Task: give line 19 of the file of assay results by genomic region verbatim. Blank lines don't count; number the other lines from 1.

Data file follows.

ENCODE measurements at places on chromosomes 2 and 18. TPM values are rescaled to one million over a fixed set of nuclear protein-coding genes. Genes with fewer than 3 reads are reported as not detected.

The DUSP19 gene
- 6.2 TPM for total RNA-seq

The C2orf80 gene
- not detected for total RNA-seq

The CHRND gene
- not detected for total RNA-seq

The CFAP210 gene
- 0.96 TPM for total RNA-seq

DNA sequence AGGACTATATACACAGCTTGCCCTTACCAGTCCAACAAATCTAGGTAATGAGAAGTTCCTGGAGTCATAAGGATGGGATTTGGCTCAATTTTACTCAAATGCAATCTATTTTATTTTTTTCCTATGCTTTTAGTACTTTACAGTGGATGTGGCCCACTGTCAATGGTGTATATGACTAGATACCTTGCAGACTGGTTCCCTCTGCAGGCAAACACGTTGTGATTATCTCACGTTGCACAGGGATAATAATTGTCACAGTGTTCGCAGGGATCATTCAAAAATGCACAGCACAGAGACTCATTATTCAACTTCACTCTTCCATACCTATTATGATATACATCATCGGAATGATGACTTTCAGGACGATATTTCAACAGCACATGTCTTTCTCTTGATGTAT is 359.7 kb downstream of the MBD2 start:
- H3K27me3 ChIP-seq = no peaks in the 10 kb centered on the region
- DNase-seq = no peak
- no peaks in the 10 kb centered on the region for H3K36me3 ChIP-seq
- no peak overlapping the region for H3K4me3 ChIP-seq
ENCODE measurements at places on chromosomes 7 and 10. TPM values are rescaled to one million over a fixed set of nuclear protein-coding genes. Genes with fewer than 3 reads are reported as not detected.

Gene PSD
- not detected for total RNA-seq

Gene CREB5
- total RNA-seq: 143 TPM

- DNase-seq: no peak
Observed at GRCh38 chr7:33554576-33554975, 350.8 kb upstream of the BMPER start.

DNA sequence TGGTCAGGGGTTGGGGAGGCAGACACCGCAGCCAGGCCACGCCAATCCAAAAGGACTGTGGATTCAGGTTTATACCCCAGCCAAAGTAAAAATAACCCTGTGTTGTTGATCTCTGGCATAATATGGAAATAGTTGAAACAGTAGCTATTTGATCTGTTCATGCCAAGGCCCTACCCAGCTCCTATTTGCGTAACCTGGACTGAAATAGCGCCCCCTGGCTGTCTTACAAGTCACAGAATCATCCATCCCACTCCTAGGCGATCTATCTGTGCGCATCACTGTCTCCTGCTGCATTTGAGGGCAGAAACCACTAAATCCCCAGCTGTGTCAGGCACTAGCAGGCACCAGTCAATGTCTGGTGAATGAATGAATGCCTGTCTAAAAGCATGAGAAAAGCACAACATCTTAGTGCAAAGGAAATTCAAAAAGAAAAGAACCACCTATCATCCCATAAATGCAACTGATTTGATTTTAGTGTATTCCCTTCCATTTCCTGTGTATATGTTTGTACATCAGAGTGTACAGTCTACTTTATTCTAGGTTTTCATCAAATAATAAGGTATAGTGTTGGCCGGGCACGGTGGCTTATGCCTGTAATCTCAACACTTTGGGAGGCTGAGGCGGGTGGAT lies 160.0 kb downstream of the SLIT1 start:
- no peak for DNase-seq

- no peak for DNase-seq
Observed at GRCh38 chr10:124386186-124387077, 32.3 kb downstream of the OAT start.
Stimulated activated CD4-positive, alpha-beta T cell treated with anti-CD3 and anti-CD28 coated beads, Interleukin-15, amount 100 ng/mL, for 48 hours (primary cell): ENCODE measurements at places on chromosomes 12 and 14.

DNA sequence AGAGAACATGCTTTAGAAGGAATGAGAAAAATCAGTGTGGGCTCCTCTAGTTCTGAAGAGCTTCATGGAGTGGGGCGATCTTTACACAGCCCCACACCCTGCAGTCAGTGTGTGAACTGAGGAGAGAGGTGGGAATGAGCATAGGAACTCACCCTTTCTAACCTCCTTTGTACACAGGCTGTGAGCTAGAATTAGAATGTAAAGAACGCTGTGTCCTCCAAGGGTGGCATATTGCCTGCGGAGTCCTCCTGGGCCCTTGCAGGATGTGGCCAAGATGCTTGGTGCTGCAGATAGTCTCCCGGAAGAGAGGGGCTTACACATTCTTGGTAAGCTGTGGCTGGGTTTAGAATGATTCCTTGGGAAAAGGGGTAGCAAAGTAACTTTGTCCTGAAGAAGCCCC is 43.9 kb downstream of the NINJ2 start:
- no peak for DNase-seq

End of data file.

- total RNA-seq: 143 TPM